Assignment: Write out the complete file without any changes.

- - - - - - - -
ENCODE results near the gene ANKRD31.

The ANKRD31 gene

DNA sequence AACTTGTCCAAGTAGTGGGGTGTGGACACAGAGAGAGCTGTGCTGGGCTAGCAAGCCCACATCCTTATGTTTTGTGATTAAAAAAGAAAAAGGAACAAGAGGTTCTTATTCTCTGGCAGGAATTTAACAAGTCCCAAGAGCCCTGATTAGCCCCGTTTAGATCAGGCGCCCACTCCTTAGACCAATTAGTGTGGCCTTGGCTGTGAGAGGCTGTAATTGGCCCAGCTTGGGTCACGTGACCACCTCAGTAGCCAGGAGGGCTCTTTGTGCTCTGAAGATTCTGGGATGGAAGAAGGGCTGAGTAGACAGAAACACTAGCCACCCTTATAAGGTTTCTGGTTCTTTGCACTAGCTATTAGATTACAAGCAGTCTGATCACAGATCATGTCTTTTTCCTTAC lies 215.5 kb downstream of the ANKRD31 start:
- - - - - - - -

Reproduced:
ENCODE results near the gene ANKRD31.

The ANKRD31 gene

DNA sequence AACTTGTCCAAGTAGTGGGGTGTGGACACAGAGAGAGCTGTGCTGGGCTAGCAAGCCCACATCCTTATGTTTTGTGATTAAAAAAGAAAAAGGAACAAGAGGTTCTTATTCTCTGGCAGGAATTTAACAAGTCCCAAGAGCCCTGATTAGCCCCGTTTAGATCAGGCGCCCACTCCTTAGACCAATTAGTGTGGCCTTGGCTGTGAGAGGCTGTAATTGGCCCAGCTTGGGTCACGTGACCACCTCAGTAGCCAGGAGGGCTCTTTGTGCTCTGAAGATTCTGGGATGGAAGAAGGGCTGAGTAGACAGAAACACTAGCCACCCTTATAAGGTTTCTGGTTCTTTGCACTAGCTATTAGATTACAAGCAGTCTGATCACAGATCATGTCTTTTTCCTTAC lies 215.5 kb downstream of the ANKRD31 start: